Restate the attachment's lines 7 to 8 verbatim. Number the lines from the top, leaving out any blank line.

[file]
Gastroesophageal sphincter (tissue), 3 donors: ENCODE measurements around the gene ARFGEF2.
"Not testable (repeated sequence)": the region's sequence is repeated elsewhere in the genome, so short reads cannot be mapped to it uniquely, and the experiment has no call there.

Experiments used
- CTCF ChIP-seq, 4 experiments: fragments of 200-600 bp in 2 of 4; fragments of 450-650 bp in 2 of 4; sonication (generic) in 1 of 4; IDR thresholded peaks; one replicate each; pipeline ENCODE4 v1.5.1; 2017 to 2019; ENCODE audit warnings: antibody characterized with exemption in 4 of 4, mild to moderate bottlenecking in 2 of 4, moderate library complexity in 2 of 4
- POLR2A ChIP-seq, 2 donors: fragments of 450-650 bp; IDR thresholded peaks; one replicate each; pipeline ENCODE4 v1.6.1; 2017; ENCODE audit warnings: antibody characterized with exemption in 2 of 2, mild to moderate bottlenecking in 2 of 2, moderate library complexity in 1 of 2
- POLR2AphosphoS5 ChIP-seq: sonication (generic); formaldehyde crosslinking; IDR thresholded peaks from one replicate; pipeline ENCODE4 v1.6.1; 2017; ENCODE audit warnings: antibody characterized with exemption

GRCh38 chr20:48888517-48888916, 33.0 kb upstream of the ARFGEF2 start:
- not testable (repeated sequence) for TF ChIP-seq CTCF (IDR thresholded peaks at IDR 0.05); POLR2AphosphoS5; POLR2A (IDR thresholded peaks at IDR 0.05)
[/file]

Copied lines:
GRCh38 chr20:48888517-48888916, 33.0 kb upstream of the ARFGEF2 start:
- not testable (repeated sequence) for TF ChIP-seq CTCF (IDR thresholded peaks at IDR 0.05); POLR2AphosphoS5; POLR2A (IDR thresholded peaks at IDR 0.05)